A 2000-plus signature petition to stop the rollout of 5G in Mangawhai has prompted the Kaipara District Council to investigate whether it has powers to act on such matters.
Architectural designer Lis Martinac started the petition that attracted 2066 signatories who said 5G should not be allowed since no evaluation of health effects on humans, wildlife and the environment has been undertaken.
In the petition, Martinac cited a number of supporting scientific studies that pointed to possible health effects from the latest technology, including substantially increasing exposure to radio frequency electromagnetic fields on top of the 2G, 3G, 4G and Wi-Fi that are already in place.
She said 5G would massively increase the microwave and millimeter wave radiation in the environment.
It would also use new frequencies that were not evaluated by experts independent from industry as to their safety, she said.
"We do not give consent for the rollout of 5G technology in Mangawhai until these measures have been taken and our safety is assured. The health and wellbeing of our community and environment is of upmost importance to us."
Kaipara District Councillors accepted her petition and requested the council chief executive to investigate the issues raised that KDC has jurisdiction over and to report back at their next meeting.
KDC wasn't prepared to make further comments as issues raised in the petition were being looked into.
KDC rules say that as long as a cell tower fits within the parameters of council district plan guidelines, telecommunication companies do not have to apply for consent to erect a tower on private land.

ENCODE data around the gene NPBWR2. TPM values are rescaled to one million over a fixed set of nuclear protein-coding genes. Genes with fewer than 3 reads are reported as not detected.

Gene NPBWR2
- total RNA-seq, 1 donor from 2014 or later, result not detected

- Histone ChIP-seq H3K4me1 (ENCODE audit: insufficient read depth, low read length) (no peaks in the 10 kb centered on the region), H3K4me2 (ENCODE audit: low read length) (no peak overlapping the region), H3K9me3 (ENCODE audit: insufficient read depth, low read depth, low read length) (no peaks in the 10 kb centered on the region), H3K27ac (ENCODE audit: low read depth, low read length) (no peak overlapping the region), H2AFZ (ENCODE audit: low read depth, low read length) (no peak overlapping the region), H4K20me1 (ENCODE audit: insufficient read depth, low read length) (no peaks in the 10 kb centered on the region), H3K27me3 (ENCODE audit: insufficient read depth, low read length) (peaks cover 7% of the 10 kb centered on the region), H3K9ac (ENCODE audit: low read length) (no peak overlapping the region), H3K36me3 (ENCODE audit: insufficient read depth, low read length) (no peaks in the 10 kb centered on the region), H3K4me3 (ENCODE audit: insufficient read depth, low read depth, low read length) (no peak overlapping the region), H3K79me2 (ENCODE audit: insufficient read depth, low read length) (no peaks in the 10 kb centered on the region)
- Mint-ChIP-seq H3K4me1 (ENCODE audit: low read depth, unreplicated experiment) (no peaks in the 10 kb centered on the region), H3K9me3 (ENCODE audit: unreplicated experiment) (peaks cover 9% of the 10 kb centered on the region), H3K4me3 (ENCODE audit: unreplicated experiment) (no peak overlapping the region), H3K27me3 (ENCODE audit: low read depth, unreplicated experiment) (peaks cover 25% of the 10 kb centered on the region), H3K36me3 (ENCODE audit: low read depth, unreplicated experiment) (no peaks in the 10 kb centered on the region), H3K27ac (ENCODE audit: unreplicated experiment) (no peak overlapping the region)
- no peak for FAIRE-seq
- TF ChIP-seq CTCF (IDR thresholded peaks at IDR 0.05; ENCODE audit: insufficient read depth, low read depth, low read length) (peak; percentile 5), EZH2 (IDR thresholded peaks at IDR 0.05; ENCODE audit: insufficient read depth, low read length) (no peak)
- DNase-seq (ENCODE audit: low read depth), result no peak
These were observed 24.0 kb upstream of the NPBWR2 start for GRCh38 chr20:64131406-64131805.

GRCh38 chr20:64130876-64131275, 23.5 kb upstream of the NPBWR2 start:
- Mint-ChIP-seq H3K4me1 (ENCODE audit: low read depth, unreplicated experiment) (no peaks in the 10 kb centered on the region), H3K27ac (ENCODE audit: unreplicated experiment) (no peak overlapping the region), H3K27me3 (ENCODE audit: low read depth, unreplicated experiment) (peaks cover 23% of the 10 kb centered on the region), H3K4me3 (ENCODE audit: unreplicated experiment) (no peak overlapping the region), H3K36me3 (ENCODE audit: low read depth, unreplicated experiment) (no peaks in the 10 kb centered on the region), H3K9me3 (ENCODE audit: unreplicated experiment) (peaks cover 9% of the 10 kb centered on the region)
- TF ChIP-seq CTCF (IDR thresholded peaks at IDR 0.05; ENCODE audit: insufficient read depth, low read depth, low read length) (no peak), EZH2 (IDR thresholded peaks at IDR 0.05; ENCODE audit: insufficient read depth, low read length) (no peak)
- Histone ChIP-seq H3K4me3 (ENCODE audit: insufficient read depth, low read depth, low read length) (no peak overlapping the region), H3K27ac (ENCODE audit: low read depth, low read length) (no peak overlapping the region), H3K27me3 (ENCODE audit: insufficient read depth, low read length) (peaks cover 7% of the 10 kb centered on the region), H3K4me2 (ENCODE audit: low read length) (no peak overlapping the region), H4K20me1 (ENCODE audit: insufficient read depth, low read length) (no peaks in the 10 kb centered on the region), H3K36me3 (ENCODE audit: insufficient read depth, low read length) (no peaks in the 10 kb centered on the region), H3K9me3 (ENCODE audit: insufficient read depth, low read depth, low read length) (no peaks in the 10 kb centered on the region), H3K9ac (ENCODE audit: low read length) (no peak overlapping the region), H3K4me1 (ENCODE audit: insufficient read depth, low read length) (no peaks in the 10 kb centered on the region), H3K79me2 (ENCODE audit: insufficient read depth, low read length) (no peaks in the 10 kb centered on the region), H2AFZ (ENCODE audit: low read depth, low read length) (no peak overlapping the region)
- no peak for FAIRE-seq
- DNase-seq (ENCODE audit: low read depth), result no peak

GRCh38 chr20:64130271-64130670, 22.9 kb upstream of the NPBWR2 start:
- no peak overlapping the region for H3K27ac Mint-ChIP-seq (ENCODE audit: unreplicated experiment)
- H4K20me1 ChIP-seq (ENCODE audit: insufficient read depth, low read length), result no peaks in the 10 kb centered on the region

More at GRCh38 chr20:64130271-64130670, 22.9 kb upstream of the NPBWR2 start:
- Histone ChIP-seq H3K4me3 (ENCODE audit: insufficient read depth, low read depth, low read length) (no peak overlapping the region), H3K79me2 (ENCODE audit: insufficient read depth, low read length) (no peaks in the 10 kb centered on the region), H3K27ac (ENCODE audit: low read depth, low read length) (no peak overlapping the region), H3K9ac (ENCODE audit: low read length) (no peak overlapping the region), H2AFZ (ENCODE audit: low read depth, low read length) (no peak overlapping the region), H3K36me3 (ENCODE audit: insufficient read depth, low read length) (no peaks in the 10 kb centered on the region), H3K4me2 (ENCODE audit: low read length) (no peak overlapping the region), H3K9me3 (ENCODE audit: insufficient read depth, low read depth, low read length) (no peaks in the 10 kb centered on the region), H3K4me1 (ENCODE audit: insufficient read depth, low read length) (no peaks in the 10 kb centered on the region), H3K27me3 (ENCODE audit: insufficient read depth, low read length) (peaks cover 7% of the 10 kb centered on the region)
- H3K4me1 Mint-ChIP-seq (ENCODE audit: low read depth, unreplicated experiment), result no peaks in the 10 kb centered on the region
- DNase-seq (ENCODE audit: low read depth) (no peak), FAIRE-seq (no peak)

Vodafone begins testing at first South Island 5G site
5G is still in its infancy in New Zealand but Vodafone has announced it would switch to the latest technology in December and that Nokia would provide equipment needed for the rollout starting in Auckland, Wellington, Christchurch and Queenstown.
The Government's Communications Security Bureau (GCSB) has declined Spark's application to use Huawei's 5G equipment, citing a "significant network security risk".
The Government earlier this year announced companies could start rolling out the latest technology from 2020 after national rights of the 5G spectrum was auctioned early next year.
Spectrum in the 3.5 GHz band will also be available to regional wireless broadband service providers.
Martinac said a substantial and convincing amount of scientific studies showed many adverse health effects and health hazards from 5G radio frequency and microwave radiation.
She said in recent years, over 240 scientists from more than 40 countries have expressed "serious concerns" on the ubiquitous and increasing exposure to electric and magnetic fields generated by electric and wireless devices.
"All we want to see is proof it won't affect us and I think the Kaipara District Council can act as a voice for the community on this matter.
"We're taking about small cells attached to phone and lamp poles and we won't be able to turn them off. It's a completely new infrastructure ... it's a big deal," she said.
Martinac said effects of 5G included increased cancer risk, cellular stress, increase in harmful free radicals, genetic damages, structural and functional changes of the reproductive system, learning and memory deficits, neurological disorders, and negative impacts on general well-being in humans.
She claims damage went well beyond the human race, as there was growing evidence of harmful effects to both plants and animals.
Broadcasting Minister Kris Faafoi referred queries to the Ministry of Health which has convened the Interagency Committee on the Health Effects of Non-ionising Fields to monitor and review research on the health effects of electromagnetic fields.